See also  How to know when someone was last active on Instagram
Photo: Warner Bros.

What movies will it remind you of ?: The first Headquarters it’s his era Bounty hunt. But Resurrections remember the disappointing disappointment of The Matrix Revolutions more than the brilliant and innovative original.

Performance worth watching: Moss’s tough poise and soulful tone make her stand out, just like in the first three movies.

Diálogo memorable: I come up with two clever phrases here:

“Nothing comforts anxiety like a little nostalgia.” – Morpheus

“True! There’s that word again. ” – Neo

Sex and skin: None.

Our Take: Get over all the winks and nudges the movie knows is a first act movie and you’ll recognize that Thomas / Neo, and therefore Lana Wachowski, are really struggling with big ideas here: age, wisdom, desire, regret. , pain, loss. And it’s fascinating to watch the nefarious forces of the Matrix turn on the legendary hero of the human race, using mental illness as a weapon, which is at least loosely tied to what Morpheus says about anxiety and homesickness.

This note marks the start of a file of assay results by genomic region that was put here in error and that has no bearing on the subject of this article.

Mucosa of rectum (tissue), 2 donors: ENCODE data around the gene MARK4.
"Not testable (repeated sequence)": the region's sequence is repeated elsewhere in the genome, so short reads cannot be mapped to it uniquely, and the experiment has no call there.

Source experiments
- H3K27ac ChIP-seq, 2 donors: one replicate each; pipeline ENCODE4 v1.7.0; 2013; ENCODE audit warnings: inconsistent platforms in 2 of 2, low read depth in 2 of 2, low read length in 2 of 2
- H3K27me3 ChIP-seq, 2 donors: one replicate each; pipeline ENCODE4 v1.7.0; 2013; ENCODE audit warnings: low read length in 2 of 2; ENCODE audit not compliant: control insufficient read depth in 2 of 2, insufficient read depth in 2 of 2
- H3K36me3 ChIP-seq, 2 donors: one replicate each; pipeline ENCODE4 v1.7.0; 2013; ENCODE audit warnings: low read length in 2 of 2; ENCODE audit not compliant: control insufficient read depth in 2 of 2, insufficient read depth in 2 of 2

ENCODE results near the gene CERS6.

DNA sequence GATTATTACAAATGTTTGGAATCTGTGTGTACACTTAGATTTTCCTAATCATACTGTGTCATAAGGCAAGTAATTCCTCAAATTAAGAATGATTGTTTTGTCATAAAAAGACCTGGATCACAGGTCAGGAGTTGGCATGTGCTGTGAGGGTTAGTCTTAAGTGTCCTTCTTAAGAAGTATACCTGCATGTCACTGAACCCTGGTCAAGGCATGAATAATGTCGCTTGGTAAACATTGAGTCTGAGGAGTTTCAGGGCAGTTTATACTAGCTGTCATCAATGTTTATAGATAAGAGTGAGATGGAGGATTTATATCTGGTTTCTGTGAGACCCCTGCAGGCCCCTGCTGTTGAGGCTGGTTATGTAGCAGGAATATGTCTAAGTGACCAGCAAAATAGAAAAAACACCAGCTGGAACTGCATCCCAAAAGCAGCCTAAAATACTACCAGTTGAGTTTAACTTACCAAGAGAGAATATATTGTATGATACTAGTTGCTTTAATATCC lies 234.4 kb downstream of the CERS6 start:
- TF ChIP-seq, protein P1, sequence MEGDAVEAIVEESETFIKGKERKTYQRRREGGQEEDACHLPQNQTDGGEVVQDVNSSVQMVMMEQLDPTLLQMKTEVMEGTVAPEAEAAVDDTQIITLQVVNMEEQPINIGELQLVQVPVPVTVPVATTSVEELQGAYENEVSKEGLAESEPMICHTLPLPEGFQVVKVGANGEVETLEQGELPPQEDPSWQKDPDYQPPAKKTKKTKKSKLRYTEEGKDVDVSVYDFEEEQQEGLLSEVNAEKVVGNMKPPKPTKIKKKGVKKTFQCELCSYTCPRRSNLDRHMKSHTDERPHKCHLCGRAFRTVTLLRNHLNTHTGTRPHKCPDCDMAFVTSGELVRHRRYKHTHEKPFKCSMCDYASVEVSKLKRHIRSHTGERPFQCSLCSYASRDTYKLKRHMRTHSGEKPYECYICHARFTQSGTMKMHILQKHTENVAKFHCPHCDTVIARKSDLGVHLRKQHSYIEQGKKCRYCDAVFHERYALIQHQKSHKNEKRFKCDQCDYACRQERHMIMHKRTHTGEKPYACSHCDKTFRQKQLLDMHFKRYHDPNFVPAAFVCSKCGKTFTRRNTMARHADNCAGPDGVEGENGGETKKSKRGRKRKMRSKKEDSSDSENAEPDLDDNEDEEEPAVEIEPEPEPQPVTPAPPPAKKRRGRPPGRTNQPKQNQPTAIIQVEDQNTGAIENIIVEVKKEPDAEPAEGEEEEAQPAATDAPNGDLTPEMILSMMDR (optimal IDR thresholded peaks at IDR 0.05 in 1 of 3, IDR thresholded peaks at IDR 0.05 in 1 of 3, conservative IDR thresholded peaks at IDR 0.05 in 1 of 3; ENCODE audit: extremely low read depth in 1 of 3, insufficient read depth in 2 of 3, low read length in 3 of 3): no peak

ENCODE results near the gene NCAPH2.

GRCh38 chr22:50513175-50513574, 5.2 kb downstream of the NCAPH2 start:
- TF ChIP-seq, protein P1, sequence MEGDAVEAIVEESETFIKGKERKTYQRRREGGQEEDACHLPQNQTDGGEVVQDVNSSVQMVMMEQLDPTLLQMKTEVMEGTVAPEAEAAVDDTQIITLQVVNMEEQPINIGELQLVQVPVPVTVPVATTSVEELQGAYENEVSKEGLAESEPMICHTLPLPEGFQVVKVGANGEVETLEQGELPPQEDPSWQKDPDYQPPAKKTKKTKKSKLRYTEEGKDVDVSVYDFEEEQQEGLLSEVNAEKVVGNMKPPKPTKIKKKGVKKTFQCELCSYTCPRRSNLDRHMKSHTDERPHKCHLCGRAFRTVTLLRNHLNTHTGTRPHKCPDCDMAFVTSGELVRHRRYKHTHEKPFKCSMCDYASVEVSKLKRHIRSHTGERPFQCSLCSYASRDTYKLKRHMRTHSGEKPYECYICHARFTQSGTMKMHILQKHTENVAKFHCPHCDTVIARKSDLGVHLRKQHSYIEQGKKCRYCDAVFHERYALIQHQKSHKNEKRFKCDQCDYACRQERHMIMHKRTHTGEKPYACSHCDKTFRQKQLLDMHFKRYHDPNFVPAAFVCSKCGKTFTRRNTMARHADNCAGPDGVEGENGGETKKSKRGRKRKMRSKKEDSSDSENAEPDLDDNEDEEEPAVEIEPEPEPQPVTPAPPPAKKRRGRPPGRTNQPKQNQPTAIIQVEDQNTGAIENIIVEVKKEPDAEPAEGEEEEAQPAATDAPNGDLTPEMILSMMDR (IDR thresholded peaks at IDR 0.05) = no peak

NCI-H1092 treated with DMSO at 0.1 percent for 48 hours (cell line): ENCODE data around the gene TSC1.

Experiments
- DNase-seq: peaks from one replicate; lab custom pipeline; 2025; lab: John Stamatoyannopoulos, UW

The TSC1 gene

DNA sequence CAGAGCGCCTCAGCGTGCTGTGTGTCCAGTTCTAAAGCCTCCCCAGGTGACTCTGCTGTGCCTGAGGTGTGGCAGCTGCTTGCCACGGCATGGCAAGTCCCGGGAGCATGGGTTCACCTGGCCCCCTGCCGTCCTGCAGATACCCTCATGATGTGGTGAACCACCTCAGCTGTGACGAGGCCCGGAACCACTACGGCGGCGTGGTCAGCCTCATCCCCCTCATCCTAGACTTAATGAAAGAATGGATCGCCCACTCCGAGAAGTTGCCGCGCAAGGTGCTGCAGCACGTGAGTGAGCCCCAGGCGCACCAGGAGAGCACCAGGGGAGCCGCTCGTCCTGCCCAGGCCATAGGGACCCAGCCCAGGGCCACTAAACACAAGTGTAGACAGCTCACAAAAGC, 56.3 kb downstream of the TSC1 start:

But once we get to the midsection, hoo boy. Wachowski shows enough flashbacks from the first three movies to render Resurrections alarmingly close to a clip show. And she and fellow screenwriters David Mitchell and Aleksandar Hemon bury their big ideas and torpedo the dramatic momentum with a series of weary expository speeches – one from Jada Pinkett Smith as an elderly general, one from Harris to give us the long-winded perspective of the opposition. Over the things. , and one of Priyanka Chopra Jonas as one of Neo’s several allies who wear clever disguises but show not a shred of charisma beyond a sincere desire to help their hero reunite with the heroine. It’s as if all that talking is supposed to offset Reeves’ signature monosillabism, which has become more poignant minimalist as he ages.